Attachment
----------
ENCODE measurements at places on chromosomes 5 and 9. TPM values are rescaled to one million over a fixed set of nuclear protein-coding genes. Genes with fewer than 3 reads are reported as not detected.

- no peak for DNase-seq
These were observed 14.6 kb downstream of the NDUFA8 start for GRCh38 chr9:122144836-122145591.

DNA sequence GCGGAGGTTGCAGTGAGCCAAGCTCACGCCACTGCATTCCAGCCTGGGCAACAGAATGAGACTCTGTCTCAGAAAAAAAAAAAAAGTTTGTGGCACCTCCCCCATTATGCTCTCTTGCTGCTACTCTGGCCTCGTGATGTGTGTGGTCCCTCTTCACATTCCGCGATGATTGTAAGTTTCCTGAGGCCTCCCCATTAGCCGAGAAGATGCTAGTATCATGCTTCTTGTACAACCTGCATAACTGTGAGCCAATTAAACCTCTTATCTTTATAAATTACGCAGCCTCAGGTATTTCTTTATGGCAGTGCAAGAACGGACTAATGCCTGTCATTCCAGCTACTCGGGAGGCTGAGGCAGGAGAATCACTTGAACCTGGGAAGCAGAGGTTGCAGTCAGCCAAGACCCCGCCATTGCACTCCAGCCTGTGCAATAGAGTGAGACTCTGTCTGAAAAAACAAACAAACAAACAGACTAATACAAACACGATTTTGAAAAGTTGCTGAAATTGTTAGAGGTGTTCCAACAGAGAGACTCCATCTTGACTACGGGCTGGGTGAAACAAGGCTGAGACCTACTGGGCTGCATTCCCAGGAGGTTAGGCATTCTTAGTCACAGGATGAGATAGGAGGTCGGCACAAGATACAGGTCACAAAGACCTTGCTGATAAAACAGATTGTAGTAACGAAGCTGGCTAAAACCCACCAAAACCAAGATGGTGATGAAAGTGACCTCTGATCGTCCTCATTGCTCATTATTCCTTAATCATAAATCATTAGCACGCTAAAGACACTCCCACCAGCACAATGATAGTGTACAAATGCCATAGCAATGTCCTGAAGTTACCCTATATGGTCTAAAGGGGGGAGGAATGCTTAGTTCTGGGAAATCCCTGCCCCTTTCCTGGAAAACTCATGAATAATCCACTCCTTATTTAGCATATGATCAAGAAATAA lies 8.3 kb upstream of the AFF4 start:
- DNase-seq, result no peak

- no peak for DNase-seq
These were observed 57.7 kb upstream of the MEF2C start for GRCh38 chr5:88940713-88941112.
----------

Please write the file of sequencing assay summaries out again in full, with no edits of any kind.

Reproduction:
ENCODE measurements at places on chromosomes 5 and 9. TPM values are rescaled to one million over a fixed set of nuclear protein-coding genes. Genes with fewer than 3 reads are reported as not detected.

- no peak for DNase-seq
These were observed 14.6 kb downstream of the NDUFA8 start for GRCh38 chr9:122144836-122145591.

DNA sequence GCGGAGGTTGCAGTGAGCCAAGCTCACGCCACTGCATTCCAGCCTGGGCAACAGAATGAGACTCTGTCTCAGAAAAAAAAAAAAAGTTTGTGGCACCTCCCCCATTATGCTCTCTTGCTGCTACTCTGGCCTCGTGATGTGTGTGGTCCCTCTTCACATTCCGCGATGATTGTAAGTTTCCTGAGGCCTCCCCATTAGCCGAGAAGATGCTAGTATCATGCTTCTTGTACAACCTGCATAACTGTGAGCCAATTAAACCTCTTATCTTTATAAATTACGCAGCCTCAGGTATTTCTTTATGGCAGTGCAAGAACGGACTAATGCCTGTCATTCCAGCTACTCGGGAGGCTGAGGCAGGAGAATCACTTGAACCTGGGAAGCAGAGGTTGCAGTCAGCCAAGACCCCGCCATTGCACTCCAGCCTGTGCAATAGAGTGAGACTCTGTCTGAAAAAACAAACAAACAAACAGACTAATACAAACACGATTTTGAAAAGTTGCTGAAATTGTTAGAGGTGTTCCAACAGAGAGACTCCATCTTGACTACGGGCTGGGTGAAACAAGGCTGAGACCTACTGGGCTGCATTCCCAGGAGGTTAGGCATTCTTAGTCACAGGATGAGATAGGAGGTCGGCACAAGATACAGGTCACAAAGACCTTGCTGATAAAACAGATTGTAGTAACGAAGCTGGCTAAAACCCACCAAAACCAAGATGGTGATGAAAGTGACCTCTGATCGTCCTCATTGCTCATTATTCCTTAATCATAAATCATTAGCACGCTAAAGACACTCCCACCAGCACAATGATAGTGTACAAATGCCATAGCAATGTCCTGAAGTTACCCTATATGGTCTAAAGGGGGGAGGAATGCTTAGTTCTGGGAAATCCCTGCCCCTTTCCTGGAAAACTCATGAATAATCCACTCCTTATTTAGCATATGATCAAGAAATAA lies 8.3 kb upstream of the AFF4 start:
- DNase-seq, result no peak

- no peak for DNase-seq
These were observed 57.7 kb upstream of the MEF2C start for GRCh38 chr5:88940713-88941112.